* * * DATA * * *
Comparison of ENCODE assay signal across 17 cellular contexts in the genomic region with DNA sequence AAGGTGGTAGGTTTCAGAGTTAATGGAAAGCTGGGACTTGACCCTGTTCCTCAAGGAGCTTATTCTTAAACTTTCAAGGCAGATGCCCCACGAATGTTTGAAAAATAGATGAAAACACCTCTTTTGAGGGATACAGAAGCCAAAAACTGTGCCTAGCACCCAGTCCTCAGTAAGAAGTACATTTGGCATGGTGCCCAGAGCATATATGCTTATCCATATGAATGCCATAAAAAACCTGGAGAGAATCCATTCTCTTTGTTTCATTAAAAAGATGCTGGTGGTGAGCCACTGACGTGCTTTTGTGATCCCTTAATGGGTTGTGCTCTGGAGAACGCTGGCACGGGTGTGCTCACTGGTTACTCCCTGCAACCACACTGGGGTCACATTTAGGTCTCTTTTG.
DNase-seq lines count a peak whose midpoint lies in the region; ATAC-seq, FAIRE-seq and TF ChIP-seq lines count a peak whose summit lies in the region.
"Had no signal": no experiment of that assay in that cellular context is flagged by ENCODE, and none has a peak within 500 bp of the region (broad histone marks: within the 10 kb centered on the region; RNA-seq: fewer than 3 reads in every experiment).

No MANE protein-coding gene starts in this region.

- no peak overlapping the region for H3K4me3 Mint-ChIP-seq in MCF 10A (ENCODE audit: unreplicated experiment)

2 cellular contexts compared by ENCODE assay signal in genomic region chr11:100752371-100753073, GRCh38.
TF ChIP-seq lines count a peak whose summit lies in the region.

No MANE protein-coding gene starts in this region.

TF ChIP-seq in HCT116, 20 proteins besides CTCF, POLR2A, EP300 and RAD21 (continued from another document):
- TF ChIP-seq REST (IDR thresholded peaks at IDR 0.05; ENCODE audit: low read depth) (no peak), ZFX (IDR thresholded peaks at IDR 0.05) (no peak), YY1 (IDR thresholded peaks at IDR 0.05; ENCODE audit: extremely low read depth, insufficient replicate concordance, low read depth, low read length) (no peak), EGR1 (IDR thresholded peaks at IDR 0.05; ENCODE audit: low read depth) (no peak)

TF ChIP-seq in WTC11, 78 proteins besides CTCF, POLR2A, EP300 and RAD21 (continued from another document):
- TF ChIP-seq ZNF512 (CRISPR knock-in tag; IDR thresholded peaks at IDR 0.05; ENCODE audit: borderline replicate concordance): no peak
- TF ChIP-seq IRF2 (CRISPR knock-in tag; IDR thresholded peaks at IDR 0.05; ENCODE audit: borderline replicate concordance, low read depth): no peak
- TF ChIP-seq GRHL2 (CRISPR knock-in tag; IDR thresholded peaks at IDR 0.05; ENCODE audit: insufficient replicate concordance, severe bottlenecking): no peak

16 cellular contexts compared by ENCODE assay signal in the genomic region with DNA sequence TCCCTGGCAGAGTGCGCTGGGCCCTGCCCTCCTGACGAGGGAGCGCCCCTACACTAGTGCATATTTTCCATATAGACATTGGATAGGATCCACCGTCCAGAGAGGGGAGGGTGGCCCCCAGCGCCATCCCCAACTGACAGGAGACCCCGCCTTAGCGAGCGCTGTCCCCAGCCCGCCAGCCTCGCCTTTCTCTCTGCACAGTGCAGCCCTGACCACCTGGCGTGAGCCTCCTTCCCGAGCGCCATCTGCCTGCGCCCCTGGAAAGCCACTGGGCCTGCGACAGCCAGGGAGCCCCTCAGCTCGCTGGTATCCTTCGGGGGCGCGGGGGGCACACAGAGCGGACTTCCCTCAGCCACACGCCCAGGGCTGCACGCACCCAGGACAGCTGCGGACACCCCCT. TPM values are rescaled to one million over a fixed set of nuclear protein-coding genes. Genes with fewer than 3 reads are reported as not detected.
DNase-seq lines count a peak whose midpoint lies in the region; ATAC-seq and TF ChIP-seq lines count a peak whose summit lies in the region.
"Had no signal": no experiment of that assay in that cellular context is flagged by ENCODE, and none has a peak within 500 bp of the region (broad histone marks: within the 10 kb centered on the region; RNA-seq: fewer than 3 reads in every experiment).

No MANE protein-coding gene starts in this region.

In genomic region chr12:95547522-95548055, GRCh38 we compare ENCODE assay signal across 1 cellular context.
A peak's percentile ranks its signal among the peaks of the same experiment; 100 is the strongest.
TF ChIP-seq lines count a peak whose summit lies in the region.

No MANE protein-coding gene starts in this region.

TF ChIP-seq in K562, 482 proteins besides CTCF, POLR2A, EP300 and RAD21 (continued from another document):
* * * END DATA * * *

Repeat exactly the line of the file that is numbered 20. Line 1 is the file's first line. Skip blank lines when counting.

A peak's percentile ranks its signal among the peaks of the same experiment; 100 is the strongest.